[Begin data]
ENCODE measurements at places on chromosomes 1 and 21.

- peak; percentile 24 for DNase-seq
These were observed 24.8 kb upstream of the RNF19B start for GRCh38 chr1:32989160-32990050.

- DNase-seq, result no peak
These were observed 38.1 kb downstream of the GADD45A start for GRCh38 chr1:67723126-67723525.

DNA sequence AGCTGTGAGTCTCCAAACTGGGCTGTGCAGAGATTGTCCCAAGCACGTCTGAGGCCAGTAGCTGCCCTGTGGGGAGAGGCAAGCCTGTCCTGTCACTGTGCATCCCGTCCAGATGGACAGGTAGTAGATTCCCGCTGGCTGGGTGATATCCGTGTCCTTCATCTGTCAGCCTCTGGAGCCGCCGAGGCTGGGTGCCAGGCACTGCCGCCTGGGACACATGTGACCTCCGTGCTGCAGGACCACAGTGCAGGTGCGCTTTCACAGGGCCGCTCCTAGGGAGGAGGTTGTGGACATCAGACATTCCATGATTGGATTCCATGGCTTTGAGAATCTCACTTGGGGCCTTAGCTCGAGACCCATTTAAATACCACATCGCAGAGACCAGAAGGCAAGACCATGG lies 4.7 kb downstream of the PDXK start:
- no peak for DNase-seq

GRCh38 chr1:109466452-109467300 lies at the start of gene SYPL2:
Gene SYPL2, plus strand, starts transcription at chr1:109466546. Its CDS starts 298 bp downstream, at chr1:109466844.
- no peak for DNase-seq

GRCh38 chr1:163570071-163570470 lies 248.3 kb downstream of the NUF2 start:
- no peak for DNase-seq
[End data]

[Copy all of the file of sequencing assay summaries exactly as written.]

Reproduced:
ENCODE measurements at places on chromosomes 1 and 21.

- peak; percentile 24 for DNase-seq
These were observed 24.8 kb upstream of the RNF19B start for GRCh38 chr1:32989160-32990050.

- DNase-seq, result no peak
These were observed 38.1 kb downstream of the GADD45A start for GRCh38 chr1:67723126-67723525.

DNA sequence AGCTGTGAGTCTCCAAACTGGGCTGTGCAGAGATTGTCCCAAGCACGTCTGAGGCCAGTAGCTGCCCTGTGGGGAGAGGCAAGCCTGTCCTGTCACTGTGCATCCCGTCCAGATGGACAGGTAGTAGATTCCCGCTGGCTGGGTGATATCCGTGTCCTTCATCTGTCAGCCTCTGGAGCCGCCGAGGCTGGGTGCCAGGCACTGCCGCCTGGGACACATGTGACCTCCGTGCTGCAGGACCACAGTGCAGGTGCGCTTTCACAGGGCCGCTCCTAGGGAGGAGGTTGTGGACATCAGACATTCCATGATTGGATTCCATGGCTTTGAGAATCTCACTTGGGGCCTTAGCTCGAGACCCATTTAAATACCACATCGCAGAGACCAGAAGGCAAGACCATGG lies 4.7 kb downstream of the PDXK start:
- no peak for DNase-seq

GRCh38 chr1:109466452-109467300 lies at the start of gene SYPL2:
Gene SYPL2, plus strand, starts transcription at chr1:109466546. Its CDS starts 298 bp downstream, at chr1:109466844.
- no peak for DNase-seq

GRCh38 chr1:163570071-163570470 lies 248.3 kb downstream of the NUF2 start:
- no peak for DNase-seq